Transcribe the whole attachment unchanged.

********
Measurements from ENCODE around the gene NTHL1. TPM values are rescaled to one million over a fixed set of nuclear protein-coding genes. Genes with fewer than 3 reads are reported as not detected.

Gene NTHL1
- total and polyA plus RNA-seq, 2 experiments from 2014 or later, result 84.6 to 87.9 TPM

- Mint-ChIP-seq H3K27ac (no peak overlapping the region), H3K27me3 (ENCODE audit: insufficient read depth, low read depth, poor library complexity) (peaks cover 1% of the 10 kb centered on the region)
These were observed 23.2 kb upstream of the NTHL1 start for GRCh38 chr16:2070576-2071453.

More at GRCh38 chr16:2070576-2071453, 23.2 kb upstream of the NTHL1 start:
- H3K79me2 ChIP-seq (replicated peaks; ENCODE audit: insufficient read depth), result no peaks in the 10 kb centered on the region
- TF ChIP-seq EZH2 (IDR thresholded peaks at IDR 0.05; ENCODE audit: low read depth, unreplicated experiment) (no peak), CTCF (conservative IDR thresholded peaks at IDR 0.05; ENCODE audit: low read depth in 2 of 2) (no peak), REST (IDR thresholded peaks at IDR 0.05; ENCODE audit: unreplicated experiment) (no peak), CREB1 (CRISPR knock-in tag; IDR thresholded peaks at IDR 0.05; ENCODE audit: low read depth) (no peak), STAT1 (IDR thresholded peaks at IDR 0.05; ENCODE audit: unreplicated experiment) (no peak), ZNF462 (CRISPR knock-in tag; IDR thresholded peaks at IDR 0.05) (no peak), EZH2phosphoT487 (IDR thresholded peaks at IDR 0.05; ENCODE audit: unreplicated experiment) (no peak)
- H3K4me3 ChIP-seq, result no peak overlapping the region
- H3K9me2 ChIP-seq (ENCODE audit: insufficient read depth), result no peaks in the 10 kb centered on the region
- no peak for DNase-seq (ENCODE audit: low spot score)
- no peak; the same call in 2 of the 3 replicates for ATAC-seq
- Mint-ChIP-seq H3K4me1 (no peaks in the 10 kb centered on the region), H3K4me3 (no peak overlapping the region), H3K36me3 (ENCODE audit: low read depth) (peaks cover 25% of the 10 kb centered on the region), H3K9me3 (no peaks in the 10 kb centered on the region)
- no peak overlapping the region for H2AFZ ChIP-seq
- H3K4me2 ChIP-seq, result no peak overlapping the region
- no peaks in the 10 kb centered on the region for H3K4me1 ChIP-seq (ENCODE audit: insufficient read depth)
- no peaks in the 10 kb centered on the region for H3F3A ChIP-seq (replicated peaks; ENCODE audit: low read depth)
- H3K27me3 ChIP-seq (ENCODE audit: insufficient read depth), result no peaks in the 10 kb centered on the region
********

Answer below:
Measurements from ENCODE around the gene NTHL1. TPM values are rescaled to one million over a fixed set of nuclear protein-coding genes. Genes with fewer than 3 reads are reported as not detected.

Gene NTHL1
- total and polyA plus RNA-seq, 2 experiments from 2014 or later, result 84.6 to 87.9 TPM

- Mint-ChIP-seq H3K27ac (no peak overlapping the region), H3K27me3 (ENCODE audit: insufficient read depth, low read depth, poor library complexity) (peaks cover 1% of the 10 kb centered on the region)
These were observed 23.2 kb upstream of the NTHL1 start for GRCh38 chr16:2070576-2071453.

More at GRCh38 chr16:2070576-2071453, 23.2 kb upstream of the NTHL1 start:
- H3K79me2 ChIP-seq (replicated peaks; ENCODE audit: insufficient read depth), result no peaks in the 10 kb centered on the region
- TF ChIP-seq EZH2 (IDR thresholded peaks at IDR 0.05; ENCODE audit: low read depth, unreplicated experiment) (no peak), CTCF (conservative IDR thresholded peaks at IDR 0.05; ENCODE audit: low read depth in 2 of 2) (no peak), REST (IDR thresholded peaks at IDR 0.05; ENCODE audit: unreplicated experiment) (no peak), CREB1 (CRISPR knock-in tag; IDR thresholded peaks at IDR 0.05; ENCODE audit: low read depth) (no peak), STAT1 (IDR thresholded peaks at IDR 0.05; ENCODE audit: unreplicated experiment) (no peak), ZNF462 (CRISPR knock-in tag; IDR thresholded peaks at IDR 0.05) (no peak), EZH2phosphoT487 (IDR thresholded peaks at IDR 0.05; ENCODE audit: unreplicated experiment) (no peak)
- H3K4me3 ChIP-seq, result no peak overlapping the region
- H3K9me2 ChIP-seq (ENCODE audit: insufficient read depth), result no peaks in the 10 kb centered on the region
- no peak for DNase-seq (ENCODE audit: low spot score)
- no peak; the same call in 2 of the 3 replicates for ATAC-seq
- Mint-ChIP-seq H3K4me1 (no peaks in the 10 kb centered on the region), H3K4me3 (no peak overlapping the region), H3K36me3 (ENCODE audit: low read depth) (peaks cover 25% of the 10 kb centered on the region), H3K9me3 (no peaks in the 10 kb centered on the region)
- no peak overlapping the region for H2AFZ ChIP-seq
- H3K4me2 ChIP-seq, result no peak overlapping the region
- no peaks in the 10 kb centered on the region for H3K4me1 ChIP-seq (ENCODE audit: insufficient read depth)
- no peaks in the 10 kb centered on the region for H3F3A ChIP-seq (replicated peaks; ENCODE audit: low read depth)
- H3K27me3 ChIP-seq (ENCODE audit: insufficient read depth), result no peaks in the 10 kb centered on the region